Enthusiasm certainly wasn't lacking Monday afternoon at the University of Colorado.
Chancellor Philip DiStefano and athletic director Mike Bohn beamed as they introduced women's lacrosse coach Ann Elliott, who couldn't hide her excitement about leading CU's newest team.
"Building a program from the ground up has always been a dream of mine," she said. "To come out here to Colorado, to CU, it's an incredible opportunity for me."
Women's lacrosse will become CU's 17th intercollegiate sport when it begins play in the spring of 2014. It's the first time CU has added a sport in 16 years, DiStefano said.
In Elliott, the Buffaloes believe they've got the ideal coach to help CU capitalize on a rapidly expanding sport.
"You start thinking about passion for the sport," Bohn said about the search for a head coach. "You start thinking about someone who eats, drinks and dreams lacrosse and I think that we've found that coach."
Bohn and his staff brought four candidates to Boulder for interviews. Bohn cited character, poise and competitive spirit, in addition to "shared values with the institution" as reasons why Elliott was hired.
Elliott certainly has a winning pedigree. Just 27, she's already been a part of five national championships at the collegiate level. As a player at Northwestern, from 2004-07, she helped the Wildcats to a 77-5 overall record and three national championships.
She is currently in her fourth season as an assistant for legendary Wildcats coach Kelly Amonte Hiller. As of today, the Wildcats are 9-0 and ranked No. 1 in the country. They are 73-4 overall with two national championships during Elliott's tenure as an assistant coach.
"I have a lot of confidence coming from that program to know that this is something I can do and understand that it's a process," Elliott said. "It's going to take a lot of work on all ends, but it's going to be exciting and it's fun."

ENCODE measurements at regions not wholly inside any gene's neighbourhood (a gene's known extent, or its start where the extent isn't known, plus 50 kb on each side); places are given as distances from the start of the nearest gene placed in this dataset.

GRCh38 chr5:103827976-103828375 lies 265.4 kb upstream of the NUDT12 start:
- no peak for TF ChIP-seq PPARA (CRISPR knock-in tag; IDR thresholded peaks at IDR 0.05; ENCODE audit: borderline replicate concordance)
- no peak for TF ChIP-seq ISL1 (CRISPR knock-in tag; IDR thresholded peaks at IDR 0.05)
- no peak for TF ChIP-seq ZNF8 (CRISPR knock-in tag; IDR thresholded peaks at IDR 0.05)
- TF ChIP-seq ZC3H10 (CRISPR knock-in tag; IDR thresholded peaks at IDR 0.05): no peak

Part of the enthusiasm stems from the fact that the state of Colorado has proven itself to be a lacrosse hotbed.
Nearly 50 high schools sponsor girls lacrosse teams and many of the top prep players wind up with Division I scholarships.
At the college level, the University of Denver is currently ranked No. 10 in the country in men's lacrosse. DU, Regis and Air Force already field women's teams.
"I think it's a tremendous sport and I think people are just becoming more and more aware of it everywhere," Elliott said.
An existing lacrosse fan base, as well as curiosity about the sport, is sure to benefit CU in the early going. Elliott also relishes the opportunity to take the sport to the Boulder community and increase the fan base before the Buffs even set foot on the field.
"I want to be as involved in the community as possible," she said. "To be able to share it with the community is going to be a huge priority of mine. Whether it's explaining the rules or actually coaching, any bit of it I'm looking forward to doing."
CU is hoping to gain a following on television, as well.
"Given lacrosse's popularity, I believe CU and our four Pac-12 lacrosse counterparts are going to get plenty of air time on the new Pac-12 network," DiStefano said.
Currently, Stanford, California and Oregon are the only Pac-12 schools with women's lacrosse teams. Southern Cal added the sport in 2010 and will begin play next year. CU will join its Pac-12 mates in the Mountain Pacific Sports Federation. In addition to the Pac-12 schools, the MPSF includes DU, Fresno State, San Diego State and St. Mary's (Calif.).
Joining the MPSF and fielding a women's lacrosse team for the first time is something Elliott and the rest of the CU athletic department is eagerly anticipating.
"I think there's something very special about being the first program, the first head coach and really being able to establish that culture, that foundation on which a program can build for several years after," she said.
For Elliott, it's been quite a journey to this point.
Growing up in Shaker Heights, Ohio, just outside of Cleveland, she participated in several sports before discovering lacrosse as an eighth grader. She then flourished in high school before becoming a star defender at Northwestern, which was a young program at the time of her arrival. She's also experienced success as a coach, including helping New Trier High School to a 2008 Illinois state championship.
Now, she's ready to see the birth of the CU program and, hopefully, the success of the CU program.
"I've learned it's really about the small things, building a culture that everyone is kind of buying into the same principles," she said. "I know how special it is to be a part of that first national championship, to see something grow into a national championship contender and to have to pride in all the hard work it takes."